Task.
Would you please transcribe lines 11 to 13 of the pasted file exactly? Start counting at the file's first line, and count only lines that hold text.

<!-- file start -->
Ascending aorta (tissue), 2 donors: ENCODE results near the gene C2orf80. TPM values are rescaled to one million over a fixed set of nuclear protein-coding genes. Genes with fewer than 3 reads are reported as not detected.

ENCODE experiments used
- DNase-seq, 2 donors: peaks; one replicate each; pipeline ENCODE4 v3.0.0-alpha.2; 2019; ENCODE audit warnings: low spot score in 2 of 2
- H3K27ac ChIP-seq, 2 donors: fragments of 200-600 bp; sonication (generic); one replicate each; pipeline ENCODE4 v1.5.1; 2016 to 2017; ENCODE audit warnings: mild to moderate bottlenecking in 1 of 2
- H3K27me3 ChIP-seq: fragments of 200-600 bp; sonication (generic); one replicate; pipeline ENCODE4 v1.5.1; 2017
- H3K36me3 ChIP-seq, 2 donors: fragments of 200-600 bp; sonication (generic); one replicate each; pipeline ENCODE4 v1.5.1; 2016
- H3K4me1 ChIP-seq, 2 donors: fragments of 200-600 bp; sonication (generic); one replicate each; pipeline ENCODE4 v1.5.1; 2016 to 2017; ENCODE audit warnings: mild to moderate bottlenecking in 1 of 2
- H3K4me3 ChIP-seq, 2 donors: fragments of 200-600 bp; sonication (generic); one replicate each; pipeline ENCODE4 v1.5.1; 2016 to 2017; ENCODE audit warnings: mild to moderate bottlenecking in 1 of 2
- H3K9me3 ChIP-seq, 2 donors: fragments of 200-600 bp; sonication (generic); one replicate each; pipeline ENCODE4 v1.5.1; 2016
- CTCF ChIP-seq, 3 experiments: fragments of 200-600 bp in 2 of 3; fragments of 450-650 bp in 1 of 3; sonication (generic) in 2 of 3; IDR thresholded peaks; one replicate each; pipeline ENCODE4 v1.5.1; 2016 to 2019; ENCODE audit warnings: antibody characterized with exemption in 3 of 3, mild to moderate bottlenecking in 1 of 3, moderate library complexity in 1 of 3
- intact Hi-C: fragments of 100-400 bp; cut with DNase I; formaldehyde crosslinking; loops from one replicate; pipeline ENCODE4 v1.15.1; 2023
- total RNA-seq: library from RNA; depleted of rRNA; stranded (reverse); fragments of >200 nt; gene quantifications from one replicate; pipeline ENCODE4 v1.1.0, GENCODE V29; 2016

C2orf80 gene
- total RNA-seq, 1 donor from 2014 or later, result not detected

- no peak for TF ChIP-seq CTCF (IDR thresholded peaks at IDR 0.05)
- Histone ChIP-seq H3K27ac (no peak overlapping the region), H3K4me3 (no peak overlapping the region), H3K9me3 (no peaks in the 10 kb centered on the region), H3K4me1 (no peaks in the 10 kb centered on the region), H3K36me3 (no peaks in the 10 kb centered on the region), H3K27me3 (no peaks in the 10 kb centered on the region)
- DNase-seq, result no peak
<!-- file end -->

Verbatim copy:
- intact Hi-C: fragments of 100-400 bp; cut with DNase I; formaldehyde crosslinking; loops from one replicate; pipeline ENCODE4 v1.15.1; 2023
- total RNA-seq: library from RNA; depleted of rRNA; stranded (reverse); fragments of >200 nt; gene quantifications from one replicate; pipeline ENCODE4 v1.1.0, GENCODE V29; 2016

C2orf80 gene